Defendants have moved to exclude one of the surveys relied upon by Plaintiffs to show likelihood of confusion. (Dkt. No. 82). Under Fed.R.Evid. 702, expert testimony is admissible if (1) the testimony is based upon sufficient facts or data, (2) the testimony is the product of reliable principles and methods, and (3) the witness has applied the principles and methods reliably to the facts of the case. Expert testimony is admissible if the expert is qualified to testify on the matters at issue and the testimony is relevant and reliable. See Daubert v. Merrell Dow Pharmaceuticals, Inc., 509 U.S. 579, 598, 113 S.Ct. 2786, 125 L.Ed.2d 469 (1993). Under Fed.R.Evid. 403, evidence may be excluded if its probative value is substantially outweighed by the danger of unfair prejudice, confusion of the issues, or misleading the jury. The Ninth Circuit has held that, in the context of consumer confusion surveys, "as long as they are conducted according to accepted principles, survey evidence should ordinarily be found sufficiently reliable underDaubert." Southland Sod Farms v. Stover Seed Co., 108 F.3d 1134, 1143 n. 8 (9th Cir. 1997) (quoting E. J. Gallo Winery v. Gallo Cattle Co., 967 F.2d 1280, 1292 (9th Cir. 1992)). Moreover, "[t]echnical unreliability goes to the weight accorded a survey, not its admissibility." Id. at 1143 (quoting E J Gallo Winery, 967 F.2d at 1292).
Under Local Civil Rule 7(g), Defendants' motion should have been presented as part of Defendants' reply brief, and not as a separate motion to exclude. Nevertheless, the Court will consider the substance of the motion.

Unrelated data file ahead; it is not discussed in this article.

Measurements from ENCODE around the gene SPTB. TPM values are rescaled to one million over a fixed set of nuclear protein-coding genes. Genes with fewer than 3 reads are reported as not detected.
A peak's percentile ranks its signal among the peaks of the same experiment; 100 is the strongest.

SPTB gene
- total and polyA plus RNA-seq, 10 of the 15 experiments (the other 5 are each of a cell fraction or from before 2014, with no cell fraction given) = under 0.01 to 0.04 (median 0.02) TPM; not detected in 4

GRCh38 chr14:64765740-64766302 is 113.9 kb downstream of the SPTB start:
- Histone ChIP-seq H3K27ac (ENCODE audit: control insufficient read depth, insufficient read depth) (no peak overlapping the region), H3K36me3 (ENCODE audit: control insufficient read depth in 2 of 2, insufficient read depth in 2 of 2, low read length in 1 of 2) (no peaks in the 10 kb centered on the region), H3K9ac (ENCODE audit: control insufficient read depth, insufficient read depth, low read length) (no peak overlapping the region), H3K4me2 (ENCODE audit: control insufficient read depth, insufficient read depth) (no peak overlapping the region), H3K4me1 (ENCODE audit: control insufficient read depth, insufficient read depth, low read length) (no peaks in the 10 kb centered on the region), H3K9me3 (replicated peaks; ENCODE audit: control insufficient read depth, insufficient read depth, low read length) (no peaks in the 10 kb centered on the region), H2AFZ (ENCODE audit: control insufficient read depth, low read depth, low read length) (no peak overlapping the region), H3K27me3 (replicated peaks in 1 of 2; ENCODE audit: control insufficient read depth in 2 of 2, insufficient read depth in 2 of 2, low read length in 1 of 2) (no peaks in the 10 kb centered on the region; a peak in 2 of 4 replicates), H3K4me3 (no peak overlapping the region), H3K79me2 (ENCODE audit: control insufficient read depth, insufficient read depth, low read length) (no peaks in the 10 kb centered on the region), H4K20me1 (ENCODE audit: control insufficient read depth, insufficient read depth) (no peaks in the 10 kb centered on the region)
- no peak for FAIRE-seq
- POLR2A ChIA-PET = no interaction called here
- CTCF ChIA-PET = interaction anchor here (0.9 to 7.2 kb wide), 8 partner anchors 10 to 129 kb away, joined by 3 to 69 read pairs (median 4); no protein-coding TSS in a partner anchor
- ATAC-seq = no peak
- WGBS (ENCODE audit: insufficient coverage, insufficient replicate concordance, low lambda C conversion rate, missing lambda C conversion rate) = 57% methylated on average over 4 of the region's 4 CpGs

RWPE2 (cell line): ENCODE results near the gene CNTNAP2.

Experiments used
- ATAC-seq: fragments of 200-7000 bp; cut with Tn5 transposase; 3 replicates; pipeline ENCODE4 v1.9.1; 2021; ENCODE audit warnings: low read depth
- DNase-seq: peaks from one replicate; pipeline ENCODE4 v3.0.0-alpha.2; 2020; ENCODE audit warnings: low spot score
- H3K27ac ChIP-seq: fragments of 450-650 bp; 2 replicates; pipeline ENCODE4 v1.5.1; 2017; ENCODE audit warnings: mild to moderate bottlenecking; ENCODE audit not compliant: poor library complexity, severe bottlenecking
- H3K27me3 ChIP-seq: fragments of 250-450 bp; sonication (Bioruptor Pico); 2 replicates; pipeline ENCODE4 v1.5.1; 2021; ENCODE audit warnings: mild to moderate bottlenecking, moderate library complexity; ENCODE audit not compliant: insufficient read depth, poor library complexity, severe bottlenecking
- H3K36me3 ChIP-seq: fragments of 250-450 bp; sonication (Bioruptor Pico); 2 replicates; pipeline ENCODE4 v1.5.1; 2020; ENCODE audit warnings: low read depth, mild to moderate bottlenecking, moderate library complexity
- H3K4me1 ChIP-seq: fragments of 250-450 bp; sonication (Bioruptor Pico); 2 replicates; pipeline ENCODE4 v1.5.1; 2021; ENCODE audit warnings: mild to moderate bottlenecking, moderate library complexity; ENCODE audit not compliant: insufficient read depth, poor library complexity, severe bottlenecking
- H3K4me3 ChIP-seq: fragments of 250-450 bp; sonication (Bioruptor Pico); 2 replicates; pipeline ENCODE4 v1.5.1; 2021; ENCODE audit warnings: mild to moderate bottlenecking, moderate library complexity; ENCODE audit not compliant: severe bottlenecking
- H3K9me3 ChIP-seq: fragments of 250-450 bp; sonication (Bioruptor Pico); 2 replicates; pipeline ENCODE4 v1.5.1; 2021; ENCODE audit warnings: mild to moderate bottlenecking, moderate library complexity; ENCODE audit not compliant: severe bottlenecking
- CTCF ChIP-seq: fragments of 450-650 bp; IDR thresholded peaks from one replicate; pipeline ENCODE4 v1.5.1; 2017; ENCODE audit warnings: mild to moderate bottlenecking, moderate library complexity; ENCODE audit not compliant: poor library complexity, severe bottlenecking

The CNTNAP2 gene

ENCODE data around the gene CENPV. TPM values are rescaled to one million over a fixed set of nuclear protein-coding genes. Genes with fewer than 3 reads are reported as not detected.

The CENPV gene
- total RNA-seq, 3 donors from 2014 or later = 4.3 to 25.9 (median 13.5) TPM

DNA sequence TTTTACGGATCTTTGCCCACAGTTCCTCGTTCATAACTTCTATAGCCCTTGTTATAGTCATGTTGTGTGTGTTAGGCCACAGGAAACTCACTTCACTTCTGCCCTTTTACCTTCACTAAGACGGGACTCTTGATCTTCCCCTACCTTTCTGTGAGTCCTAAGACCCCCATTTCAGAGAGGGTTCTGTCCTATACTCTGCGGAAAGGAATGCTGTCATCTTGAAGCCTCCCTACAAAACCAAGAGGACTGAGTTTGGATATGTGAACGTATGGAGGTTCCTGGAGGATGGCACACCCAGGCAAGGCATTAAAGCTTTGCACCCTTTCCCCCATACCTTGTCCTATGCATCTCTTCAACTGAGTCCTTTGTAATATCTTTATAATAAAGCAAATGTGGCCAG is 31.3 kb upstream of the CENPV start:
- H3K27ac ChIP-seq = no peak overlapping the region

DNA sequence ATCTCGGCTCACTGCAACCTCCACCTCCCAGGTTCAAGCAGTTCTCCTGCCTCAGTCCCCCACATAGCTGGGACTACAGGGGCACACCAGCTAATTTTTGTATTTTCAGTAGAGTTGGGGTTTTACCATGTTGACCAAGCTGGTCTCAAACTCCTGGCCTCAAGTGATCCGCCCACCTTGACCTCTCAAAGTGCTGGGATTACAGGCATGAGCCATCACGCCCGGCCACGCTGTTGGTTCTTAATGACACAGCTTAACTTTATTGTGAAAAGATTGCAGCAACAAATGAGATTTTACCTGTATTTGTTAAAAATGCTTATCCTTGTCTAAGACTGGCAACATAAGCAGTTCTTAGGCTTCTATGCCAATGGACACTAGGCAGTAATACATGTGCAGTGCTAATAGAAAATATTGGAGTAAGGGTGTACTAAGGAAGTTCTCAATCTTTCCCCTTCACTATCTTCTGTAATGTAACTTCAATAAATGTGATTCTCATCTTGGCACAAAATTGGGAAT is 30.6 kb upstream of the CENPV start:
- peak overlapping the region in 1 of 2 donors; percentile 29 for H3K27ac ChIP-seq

The at-issue survey is an internet survey conducted by Kenneth Hollander that tested 200 individuals who identified themselves as being past, current, or potential multi-level marketing distributors. (Hollander Decl. ¶ 11). The survey respondents were divided into test and control groups. (Id. ¶ 13). Both groups were shown the same visual array depicting the name, title, and cover image of a seagull from the book Jonathan Livingston Seagull. (Id. ¶ 14). The test group was shown a second visual array depicting six examples of FLP's alleged confusing uses of Plaintiffs' marks. (Id. ¶ 15). The control group was shown the same six examples of FLP's uses, except that all references to Jonathan Livingston Seagull and all seagull images were removed. (Id. ¶ 16). All of the respondents were then asked whether they thought "that the corporation that manufactures and distributes Forever Living Products around the world did or did not [or did not or did] get permission from the people who own the rights to Jonathan Livingston Seagull." (Id. ¶ 17). The survey asked a follow-up question to those who answered "did" to the question. (Id. ¶ 19). Thirty-five of the 100 respondents in the test group (35%) and four of the respondents in the control group (4%) thought that FLP had received permission from the owners of the rights to Jonathan Livingston Seagull. (Id. ¶ 22).